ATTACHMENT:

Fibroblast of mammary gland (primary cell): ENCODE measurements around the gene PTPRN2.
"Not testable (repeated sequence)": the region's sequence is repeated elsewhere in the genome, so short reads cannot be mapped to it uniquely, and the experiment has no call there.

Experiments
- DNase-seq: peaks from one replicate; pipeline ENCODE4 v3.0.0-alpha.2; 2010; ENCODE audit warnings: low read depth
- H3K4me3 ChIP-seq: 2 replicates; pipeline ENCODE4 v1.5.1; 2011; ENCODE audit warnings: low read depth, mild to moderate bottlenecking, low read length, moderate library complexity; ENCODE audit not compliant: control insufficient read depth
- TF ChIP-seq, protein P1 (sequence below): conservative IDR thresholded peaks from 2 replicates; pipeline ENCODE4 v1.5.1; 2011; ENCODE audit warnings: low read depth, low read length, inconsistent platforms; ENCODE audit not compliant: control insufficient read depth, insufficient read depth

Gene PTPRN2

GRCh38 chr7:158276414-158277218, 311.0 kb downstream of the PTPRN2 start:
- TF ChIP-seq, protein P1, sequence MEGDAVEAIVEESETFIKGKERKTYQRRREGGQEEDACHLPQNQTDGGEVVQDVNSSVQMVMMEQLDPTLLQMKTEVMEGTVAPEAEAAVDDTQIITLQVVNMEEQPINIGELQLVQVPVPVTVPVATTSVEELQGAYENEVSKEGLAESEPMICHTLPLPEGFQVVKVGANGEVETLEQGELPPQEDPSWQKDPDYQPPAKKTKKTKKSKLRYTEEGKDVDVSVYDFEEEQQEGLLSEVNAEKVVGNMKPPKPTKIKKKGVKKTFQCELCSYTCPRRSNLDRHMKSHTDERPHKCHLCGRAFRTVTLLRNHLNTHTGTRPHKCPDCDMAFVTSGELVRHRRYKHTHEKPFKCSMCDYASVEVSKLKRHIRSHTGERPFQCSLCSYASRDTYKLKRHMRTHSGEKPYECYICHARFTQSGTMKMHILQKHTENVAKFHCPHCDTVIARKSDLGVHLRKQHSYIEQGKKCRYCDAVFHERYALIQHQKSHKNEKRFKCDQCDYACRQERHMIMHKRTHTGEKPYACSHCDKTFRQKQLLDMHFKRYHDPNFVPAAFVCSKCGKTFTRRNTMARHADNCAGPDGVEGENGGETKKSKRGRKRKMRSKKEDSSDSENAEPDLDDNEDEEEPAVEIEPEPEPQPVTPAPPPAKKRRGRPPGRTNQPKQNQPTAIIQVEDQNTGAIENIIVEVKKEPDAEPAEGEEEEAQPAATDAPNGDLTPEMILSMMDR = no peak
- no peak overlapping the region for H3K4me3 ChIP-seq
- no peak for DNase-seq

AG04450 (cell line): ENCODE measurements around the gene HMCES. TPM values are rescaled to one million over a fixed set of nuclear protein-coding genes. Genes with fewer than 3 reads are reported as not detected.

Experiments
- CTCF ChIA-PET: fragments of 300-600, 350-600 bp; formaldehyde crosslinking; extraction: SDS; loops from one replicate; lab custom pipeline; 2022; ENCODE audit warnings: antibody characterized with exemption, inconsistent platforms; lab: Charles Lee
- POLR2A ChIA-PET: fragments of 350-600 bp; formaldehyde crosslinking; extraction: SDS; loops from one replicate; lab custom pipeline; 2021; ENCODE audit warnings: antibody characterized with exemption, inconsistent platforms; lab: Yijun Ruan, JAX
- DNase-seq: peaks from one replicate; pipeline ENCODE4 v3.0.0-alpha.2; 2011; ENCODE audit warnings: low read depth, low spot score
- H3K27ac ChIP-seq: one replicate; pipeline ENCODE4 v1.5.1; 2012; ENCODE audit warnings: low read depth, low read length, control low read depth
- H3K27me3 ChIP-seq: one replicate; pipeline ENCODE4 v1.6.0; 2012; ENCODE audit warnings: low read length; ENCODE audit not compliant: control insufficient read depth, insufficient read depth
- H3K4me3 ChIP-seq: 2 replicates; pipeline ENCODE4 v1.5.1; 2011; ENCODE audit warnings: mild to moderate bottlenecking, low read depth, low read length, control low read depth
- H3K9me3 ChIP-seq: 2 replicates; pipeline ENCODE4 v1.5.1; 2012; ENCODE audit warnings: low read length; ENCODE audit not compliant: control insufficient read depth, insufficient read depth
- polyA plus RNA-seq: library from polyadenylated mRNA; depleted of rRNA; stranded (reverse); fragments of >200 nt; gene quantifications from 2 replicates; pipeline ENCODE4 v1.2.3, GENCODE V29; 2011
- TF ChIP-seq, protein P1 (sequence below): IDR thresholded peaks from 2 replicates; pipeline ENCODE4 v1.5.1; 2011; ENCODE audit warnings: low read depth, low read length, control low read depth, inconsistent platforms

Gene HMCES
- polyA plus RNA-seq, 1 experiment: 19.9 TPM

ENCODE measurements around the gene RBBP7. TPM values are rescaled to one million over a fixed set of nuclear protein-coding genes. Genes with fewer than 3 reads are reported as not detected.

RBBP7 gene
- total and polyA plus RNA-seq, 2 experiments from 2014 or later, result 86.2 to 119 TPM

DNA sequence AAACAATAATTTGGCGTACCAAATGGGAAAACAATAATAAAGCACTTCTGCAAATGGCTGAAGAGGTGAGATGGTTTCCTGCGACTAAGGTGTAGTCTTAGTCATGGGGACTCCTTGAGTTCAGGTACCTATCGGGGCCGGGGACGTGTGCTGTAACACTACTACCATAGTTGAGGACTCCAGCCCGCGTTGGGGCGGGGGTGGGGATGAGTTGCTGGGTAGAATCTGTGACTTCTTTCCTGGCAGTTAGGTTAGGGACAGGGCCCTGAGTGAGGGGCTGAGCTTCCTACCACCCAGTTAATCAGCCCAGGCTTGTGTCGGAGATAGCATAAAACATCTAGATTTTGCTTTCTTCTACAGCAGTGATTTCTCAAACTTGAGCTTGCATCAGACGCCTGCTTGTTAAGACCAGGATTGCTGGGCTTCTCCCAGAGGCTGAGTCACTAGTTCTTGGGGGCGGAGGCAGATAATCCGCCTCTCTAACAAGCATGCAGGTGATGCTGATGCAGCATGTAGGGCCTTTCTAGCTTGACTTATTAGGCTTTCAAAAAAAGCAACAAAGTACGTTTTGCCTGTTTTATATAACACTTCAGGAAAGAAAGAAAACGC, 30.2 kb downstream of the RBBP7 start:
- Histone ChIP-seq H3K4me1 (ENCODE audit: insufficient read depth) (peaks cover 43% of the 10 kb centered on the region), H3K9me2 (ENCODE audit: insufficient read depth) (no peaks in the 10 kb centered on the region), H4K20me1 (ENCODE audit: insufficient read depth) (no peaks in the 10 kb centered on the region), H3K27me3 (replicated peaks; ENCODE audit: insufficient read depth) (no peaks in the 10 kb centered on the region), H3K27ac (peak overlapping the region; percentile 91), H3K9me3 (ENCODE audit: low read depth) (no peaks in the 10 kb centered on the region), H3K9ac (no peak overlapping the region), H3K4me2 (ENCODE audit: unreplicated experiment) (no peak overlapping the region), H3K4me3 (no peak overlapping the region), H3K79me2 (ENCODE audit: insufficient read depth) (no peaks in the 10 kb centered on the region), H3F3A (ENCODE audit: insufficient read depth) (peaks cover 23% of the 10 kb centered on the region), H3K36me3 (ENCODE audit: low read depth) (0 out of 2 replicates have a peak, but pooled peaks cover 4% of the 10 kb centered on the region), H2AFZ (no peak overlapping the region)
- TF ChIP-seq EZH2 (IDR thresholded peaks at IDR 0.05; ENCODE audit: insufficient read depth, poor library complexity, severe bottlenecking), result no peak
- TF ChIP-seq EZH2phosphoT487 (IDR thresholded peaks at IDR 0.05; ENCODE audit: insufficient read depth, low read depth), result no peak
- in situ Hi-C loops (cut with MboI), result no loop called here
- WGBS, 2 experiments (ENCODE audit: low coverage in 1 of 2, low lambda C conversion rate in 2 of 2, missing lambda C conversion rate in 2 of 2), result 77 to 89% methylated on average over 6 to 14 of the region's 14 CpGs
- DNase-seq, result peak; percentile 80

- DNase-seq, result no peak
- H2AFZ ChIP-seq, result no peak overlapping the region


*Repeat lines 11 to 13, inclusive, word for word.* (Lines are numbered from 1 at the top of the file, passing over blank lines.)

- no peak for DNase-seq

AG04450 (cell line): ENCODE measurements around the gene HMCES. TPM values are rescaled to one million over a fixed set of nuclear protein-coding genes. Genes with fewer than 3 reads are reported as not detected.

Experiments